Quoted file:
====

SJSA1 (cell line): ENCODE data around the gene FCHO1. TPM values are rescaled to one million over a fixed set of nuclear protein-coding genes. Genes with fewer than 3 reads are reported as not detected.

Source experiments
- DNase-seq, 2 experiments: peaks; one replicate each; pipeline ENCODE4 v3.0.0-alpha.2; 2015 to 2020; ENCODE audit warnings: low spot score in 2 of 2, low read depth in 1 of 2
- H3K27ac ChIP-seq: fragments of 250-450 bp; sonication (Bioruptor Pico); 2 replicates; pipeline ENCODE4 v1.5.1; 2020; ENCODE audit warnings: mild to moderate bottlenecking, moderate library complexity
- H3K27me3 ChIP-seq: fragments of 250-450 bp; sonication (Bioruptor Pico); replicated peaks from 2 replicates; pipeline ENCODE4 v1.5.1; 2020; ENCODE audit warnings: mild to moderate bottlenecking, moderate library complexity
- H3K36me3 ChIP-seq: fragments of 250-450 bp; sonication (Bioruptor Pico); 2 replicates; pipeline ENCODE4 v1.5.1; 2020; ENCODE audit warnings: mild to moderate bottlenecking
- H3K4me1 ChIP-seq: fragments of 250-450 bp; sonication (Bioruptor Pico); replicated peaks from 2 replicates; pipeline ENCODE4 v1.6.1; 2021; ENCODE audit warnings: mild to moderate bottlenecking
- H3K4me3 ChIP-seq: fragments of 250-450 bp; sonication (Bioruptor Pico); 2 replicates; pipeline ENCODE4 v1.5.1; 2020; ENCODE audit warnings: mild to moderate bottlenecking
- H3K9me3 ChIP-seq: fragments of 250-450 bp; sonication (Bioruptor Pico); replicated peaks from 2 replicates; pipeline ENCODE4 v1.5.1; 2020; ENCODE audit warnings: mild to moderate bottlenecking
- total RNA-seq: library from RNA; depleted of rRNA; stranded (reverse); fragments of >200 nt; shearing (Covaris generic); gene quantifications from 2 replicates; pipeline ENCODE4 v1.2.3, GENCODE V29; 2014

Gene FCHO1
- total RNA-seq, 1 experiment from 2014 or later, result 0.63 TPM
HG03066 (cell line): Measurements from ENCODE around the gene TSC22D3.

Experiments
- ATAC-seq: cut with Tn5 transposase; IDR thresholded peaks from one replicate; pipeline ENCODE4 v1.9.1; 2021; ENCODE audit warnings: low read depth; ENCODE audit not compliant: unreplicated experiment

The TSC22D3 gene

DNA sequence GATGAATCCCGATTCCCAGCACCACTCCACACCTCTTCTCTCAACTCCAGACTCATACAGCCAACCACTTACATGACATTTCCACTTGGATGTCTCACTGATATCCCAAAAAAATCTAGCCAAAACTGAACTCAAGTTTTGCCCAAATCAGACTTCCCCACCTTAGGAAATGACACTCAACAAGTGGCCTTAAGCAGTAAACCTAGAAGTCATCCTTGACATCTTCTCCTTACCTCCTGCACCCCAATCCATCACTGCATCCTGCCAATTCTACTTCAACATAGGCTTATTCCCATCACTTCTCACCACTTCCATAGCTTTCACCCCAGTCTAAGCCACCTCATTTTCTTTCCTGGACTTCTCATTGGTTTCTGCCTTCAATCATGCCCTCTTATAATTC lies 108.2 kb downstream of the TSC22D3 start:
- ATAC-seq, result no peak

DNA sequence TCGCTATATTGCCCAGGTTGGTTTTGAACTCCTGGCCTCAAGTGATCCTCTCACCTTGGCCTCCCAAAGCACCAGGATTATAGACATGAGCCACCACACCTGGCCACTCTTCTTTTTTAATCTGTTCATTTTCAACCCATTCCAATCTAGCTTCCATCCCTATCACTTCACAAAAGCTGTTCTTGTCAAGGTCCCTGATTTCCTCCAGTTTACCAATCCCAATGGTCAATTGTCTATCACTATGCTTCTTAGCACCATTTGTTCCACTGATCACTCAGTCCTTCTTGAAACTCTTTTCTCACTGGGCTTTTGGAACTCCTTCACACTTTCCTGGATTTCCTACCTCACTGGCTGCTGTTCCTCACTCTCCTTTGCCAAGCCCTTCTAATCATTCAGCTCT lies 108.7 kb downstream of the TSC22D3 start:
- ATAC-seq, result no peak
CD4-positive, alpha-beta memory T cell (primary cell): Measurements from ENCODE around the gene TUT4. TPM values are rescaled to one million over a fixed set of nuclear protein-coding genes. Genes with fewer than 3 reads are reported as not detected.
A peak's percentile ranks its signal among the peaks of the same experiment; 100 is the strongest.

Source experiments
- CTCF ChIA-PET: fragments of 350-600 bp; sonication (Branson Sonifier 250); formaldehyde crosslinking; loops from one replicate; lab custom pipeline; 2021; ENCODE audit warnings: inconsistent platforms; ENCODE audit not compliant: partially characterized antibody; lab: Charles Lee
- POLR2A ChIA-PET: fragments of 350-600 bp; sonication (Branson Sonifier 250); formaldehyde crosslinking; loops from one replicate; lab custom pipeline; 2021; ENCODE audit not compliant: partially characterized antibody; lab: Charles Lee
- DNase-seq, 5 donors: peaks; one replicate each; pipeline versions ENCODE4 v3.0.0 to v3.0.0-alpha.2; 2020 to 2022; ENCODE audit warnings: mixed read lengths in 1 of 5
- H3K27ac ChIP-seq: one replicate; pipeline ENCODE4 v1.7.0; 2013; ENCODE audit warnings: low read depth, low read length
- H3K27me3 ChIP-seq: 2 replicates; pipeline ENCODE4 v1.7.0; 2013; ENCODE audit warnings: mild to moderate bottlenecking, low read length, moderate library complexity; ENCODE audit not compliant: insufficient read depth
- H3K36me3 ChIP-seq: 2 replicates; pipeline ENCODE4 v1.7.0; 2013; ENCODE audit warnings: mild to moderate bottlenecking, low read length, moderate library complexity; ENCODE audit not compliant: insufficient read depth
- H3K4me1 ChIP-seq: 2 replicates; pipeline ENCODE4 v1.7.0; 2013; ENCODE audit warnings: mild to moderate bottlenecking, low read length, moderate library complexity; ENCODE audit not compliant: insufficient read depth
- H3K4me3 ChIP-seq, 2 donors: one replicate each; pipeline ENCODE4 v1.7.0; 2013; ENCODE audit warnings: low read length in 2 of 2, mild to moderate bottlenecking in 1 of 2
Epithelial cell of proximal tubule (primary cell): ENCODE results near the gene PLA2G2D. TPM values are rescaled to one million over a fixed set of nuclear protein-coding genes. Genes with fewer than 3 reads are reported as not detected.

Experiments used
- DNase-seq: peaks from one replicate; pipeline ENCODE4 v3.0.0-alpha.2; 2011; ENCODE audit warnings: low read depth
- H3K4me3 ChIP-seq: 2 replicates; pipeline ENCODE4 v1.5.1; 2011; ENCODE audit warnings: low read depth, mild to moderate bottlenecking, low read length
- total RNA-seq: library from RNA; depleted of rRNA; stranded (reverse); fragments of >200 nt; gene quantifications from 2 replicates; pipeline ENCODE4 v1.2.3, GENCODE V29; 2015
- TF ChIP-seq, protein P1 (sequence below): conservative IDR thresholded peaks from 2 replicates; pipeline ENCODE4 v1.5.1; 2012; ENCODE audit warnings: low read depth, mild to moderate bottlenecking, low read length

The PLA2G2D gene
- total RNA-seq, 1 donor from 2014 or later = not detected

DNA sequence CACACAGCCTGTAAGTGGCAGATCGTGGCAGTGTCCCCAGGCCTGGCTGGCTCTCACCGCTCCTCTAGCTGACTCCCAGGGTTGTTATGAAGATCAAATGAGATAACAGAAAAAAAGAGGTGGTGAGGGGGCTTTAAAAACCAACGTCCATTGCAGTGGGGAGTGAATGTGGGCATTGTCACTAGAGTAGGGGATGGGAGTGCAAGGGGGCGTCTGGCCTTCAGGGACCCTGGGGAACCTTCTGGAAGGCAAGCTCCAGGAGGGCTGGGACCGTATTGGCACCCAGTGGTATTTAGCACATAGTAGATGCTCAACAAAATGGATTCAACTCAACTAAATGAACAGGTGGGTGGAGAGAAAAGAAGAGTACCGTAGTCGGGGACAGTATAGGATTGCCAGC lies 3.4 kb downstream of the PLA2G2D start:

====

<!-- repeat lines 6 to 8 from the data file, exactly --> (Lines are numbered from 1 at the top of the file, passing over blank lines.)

- H3K36me3 ChIP-seq: fragments of 250-450 bp; sonication (Bioruptor Pico); 2 replicates; pipeline ENCODE4 v1.5.1; 2020; ENCODE audit warnings: mild to moderate bottlenecking
- H3K4me1 ChIP-seq: fragments of 250-450 bp; sonication (Bioruptor Pico); replicated peaks from 2 replicates; pipeline ENCODE4 v1.6.1; 2021; ENCODE audit warnings: mild to moderate bottlenecking
- H3K4me3 ChIP-seq: fragments of 250-450 bp; sonication (Bioruptor Pico); 2 replicates; pipeline ENCODE4 v1.5.1; 2020; ENCODE audit warnings: mild to moderate bottlenecking